The Fastest Route to Clean Energy Progress Runs Through the States

With a Biden-Harris administration on the way and an imperative to quickly tackle both climate change and a crippled economy, there will undoubtedly be numerous proposals for how the federal government can lead a transition to clean energy. After all, such a transition would have major economic and environmental benefits. Many of the proposals will undoubtedly be compelling and will deserve to be implemented, even though it will be difficult to get ambitious legislation through Congress. 

Amid the visions of new federal initiatives, it will be important to remember that the quickest and most cost-effective way to make rapid progress will be to support the states that have been carrying the clean energy banner in recent years. Fortunately, some of the ways to provide that support will not require congressional action or may be palatable to a Congress in which the Republicans retain considerable power.

As highlighted in our report last year, “Returning Champions: State Clean Energy Leadership Since 2015,” states are facilitating a clean energy transition by setting aggressive goals for carbon-free electricity generation, by supporting markets for emerging technologies, by modernizing the electricity grid and by focusing on equity to ensure that low- and moderate-income households can access the benefits of clean energy. But during the COVID-19 pandemic, it has unfortunately become harder for the states to maintain momentum. 

One of the best things the federal government can do is to ensure that the states have enough resources to avoid staff layoffs and program cutbacks. Because of budget pressures, many states have already slowed program implementation or furloughed staff. Further reductions loom unless the federal government provides relief. Why launch new energy initiatives at the federal level while effective state clean energy programs are being cut? General financial relief for the states needs to be a top priority. 

It should also be a priority to sustain and strengthen what has been the most important positive climate change policy development of the past few years — states’ adoption of specific goals to convert 100 percent of their electricity supply to clean energy. Some states have done this through legislation, some through regulation, and others through a governor’s executive order.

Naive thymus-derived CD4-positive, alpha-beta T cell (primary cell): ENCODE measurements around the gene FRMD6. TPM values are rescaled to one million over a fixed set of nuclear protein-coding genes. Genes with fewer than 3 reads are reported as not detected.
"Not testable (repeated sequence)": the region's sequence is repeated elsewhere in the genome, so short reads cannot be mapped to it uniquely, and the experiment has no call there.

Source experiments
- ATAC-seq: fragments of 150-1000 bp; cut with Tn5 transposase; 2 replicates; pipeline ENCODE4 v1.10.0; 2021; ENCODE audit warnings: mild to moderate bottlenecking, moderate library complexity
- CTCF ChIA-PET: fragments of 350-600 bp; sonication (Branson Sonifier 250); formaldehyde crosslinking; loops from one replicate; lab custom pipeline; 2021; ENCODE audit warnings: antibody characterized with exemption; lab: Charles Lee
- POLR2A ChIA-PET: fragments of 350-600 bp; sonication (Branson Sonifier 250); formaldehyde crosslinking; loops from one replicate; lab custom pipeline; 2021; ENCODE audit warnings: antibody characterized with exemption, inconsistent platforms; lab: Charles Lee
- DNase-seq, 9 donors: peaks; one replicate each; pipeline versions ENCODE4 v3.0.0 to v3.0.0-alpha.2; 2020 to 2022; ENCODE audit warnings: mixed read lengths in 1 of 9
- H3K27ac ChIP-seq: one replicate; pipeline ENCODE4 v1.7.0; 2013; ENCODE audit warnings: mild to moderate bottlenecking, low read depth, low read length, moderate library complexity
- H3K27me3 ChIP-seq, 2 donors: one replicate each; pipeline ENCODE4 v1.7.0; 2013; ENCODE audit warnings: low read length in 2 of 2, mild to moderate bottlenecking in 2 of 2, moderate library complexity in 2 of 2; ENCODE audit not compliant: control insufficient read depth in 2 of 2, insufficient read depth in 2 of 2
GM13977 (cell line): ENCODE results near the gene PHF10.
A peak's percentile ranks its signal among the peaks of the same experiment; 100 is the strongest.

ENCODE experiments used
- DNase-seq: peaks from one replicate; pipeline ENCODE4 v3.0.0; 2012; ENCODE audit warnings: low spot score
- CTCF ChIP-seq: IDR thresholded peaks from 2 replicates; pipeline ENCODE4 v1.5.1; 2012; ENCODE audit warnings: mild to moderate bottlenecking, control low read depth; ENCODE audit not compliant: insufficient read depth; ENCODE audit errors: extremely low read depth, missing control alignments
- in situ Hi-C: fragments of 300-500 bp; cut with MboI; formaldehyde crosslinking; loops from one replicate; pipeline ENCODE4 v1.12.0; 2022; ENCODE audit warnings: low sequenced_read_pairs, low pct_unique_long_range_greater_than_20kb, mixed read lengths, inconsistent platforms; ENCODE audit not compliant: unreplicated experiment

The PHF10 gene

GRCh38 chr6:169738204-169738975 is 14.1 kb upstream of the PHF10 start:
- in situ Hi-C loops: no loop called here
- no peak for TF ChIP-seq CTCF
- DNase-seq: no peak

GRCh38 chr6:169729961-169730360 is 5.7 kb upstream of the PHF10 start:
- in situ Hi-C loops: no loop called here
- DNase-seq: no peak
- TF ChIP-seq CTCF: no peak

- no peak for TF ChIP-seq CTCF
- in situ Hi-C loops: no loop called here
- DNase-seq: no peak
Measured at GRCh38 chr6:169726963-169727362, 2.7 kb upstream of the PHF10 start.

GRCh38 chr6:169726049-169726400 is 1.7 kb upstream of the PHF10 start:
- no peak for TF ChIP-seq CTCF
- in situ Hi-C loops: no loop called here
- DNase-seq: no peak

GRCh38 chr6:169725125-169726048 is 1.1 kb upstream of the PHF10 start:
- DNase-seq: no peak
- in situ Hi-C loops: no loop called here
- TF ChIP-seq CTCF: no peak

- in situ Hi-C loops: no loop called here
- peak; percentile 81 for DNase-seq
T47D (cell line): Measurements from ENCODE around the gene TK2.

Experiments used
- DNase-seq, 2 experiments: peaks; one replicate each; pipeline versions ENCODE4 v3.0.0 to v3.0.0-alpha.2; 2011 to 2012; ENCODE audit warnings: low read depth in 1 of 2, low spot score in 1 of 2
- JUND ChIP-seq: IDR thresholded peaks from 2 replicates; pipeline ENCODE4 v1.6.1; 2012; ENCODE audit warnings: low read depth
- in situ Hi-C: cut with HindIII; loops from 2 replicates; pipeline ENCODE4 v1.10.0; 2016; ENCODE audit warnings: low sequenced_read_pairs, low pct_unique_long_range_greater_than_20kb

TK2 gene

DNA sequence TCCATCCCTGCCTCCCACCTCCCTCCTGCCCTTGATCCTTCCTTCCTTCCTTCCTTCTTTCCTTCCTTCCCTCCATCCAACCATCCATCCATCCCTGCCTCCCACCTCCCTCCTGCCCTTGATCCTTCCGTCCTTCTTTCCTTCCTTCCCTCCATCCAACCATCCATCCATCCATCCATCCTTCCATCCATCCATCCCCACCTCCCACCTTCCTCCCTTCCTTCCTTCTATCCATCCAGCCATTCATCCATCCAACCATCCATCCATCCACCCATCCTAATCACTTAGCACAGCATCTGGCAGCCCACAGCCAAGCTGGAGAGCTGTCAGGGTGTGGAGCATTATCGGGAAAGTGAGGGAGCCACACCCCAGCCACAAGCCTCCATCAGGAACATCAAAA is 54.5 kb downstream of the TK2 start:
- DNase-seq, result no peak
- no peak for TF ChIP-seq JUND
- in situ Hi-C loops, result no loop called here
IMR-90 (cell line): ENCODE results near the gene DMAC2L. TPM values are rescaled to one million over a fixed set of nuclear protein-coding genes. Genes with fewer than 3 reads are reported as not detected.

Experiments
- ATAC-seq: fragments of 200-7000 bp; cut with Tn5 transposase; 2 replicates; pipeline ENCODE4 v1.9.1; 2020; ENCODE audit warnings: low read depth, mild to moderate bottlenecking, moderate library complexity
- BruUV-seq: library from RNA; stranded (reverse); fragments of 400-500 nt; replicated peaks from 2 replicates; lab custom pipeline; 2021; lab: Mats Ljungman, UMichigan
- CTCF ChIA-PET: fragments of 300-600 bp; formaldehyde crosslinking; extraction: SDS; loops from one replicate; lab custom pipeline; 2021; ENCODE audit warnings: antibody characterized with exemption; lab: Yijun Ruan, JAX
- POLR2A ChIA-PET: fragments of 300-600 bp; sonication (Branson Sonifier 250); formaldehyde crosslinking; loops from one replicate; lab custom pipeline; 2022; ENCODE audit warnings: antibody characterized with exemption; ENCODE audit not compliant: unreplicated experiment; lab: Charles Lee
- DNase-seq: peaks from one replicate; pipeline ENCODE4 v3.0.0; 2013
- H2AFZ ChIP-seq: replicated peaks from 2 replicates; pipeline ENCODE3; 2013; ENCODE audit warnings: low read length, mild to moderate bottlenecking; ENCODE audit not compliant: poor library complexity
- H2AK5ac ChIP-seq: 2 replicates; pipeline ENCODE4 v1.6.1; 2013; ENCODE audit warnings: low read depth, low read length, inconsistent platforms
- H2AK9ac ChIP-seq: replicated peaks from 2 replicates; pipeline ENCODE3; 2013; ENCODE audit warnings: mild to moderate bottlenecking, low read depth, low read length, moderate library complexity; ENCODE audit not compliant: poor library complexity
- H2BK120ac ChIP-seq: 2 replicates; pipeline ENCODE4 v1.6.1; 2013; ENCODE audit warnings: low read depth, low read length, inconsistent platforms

The number keeps growing — just this past week, Arizona regulators approved a requirement that
electric utilities provide 100 percent clean energy by 2050. That means that 17 plus the District of Columbia and Puerto Rico currently aim to reach zero-emissions power. They are putting plans in place to achieve their targets and are working diligently to overcome the many obstacles. They are cooperating and sharing what they learn through efforts like the
100% Clean Energy Collaborative

Together, these jurisdictions include 42 percent of the U.S. population and their economies make up 48 percent of the U.S. gross domestic product. They have a collective GDP larger than any country other than China and nearly twice as large as Japan, the next largest economy. If they can successfully navigate the transition to a clean energy economy, the impact would be immense.

The federal government should provide meaningful near-term support to these states, as well as to other states that want to hop on the clean energy bandwagon. In particular:

  • The Department of Energy and the national laboratories should provide additional technical assistance.
  • The Federal Energy Regulatory Commission should remove regulatory barriers that impede implementation of state clean energy policies.
  • Congress should set aside money in the DOE budget for grants to states that are working towards deep decarbonization. Jigar Shah, Co-Founder of Generate Capital Inc., has suggested the federal government provide matching grants for state clean energy expenditures.
  • The federal government should make it financially attractive for additional states to work towards a clean electricity supply. 
  • States should receive help so that they can more easily strengthen workforce development programs and policies that will lead to an inclusive workforce and fair wages in the clean energy sector.

During the next four years, there can be a beautiful clean energy partnership between the federal government and the states, but only if the states have sufficient resources to be effective partners. 

Warren Leon is executive director of the Clean Energy States Alliance.

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